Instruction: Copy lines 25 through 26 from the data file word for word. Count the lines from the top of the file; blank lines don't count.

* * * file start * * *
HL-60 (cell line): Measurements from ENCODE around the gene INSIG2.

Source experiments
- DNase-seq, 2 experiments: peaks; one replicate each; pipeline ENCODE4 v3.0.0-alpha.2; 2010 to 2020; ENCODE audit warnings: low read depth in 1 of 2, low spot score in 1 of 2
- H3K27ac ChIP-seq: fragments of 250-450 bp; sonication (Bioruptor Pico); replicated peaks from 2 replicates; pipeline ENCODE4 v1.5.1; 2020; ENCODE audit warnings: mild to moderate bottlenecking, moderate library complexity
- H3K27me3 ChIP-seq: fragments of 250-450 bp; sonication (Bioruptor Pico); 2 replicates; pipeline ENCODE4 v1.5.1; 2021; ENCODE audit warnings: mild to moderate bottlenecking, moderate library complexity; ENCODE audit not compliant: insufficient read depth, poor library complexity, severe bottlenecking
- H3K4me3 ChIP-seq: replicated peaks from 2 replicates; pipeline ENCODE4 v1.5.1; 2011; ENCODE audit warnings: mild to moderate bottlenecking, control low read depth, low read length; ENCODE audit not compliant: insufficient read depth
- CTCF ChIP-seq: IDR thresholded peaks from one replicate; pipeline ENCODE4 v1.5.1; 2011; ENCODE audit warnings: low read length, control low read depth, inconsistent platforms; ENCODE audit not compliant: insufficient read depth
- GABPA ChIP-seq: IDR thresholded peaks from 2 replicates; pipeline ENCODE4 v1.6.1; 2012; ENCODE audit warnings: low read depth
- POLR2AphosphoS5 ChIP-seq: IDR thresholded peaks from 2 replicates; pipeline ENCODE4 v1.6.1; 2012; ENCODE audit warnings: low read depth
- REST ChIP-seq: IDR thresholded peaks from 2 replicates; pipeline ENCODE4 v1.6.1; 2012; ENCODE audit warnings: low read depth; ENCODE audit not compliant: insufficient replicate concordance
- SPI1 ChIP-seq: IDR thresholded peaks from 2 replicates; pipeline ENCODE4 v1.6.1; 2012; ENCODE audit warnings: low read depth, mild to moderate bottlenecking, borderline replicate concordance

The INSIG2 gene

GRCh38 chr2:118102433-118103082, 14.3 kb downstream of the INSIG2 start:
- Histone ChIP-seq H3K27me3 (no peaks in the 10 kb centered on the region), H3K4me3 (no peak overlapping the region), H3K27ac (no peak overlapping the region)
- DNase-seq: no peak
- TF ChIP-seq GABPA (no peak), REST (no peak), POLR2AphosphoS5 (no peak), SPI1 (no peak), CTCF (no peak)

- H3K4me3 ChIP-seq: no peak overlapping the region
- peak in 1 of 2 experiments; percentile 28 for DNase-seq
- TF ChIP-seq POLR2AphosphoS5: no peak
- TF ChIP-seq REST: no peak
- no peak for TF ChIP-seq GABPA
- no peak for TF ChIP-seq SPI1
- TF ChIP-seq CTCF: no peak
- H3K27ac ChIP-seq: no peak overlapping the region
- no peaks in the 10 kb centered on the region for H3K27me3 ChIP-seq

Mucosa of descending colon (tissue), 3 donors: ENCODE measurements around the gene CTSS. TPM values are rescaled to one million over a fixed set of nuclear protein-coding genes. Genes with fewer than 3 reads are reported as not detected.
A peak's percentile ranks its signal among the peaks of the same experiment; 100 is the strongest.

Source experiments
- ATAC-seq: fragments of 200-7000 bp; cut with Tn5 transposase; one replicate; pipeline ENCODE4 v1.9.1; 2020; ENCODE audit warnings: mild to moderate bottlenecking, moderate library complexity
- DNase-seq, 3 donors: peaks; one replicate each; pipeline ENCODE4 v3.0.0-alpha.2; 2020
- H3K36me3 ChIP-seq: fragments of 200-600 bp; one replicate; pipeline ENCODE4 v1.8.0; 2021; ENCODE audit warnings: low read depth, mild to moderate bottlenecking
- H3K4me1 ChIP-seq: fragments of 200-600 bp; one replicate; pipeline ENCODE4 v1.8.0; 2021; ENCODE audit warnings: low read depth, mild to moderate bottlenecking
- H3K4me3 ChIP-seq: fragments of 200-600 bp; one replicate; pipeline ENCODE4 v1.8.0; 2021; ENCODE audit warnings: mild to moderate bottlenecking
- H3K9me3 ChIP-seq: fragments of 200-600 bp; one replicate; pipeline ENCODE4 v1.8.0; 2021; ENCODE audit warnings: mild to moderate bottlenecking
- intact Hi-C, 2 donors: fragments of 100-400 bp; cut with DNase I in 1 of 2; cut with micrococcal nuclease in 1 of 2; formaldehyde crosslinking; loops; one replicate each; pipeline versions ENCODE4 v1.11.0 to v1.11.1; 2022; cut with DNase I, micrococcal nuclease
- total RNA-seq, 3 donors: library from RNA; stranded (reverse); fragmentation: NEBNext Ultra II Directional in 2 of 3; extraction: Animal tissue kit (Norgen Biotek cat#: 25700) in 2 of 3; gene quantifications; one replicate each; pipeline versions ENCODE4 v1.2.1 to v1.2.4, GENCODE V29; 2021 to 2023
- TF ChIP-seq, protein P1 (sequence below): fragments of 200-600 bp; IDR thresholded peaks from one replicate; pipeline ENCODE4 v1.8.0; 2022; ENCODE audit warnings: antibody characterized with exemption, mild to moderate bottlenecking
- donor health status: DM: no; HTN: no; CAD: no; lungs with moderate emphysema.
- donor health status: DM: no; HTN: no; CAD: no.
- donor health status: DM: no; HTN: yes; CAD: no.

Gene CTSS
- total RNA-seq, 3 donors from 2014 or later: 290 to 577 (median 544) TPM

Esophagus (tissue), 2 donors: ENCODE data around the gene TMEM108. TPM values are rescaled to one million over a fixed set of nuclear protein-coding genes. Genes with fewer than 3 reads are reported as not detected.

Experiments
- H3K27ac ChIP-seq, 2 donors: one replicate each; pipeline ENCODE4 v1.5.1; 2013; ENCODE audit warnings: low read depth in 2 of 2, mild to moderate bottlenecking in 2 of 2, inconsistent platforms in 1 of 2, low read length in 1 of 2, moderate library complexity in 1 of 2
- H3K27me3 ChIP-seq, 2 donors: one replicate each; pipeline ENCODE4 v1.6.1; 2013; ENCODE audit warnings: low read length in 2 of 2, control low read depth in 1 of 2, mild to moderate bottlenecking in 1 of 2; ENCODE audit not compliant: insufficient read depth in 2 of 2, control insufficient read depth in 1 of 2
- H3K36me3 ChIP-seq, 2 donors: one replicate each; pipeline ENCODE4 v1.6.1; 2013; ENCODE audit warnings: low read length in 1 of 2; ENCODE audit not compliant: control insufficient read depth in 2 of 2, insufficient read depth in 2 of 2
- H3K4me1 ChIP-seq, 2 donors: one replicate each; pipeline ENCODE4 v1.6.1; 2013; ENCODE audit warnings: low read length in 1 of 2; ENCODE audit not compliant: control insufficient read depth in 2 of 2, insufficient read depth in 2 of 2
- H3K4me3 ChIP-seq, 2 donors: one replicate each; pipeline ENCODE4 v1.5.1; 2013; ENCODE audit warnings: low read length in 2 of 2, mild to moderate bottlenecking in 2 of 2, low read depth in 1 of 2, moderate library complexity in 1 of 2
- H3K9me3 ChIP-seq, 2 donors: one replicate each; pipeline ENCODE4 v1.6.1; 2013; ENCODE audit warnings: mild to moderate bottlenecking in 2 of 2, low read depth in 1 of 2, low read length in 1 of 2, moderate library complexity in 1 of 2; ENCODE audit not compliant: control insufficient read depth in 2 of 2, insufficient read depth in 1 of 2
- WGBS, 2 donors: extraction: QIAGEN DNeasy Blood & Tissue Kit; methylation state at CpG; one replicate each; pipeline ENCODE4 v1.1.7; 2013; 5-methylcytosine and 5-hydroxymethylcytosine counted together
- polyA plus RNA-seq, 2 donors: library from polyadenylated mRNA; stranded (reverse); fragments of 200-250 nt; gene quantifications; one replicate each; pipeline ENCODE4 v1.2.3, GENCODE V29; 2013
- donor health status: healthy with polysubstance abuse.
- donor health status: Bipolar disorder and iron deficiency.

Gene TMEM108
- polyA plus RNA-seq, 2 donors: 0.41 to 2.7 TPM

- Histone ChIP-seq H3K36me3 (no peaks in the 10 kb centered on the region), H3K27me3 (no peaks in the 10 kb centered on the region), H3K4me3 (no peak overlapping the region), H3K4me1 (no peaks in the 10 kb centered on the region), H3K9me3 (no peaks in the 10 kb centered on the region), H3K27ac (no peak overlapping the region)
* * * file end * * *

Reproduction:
- no peaks in the 10 kb centered on the region for H3K27me3 ChIP-seq

Mucosa of descending colon (tissue), 3 donors: ENCODE measurements around the gene CTSS. TPM values are rescaled to one million over a fixed set of nuclear protein-coding genes. Genes with fewer than 3 reads are reported as not detected.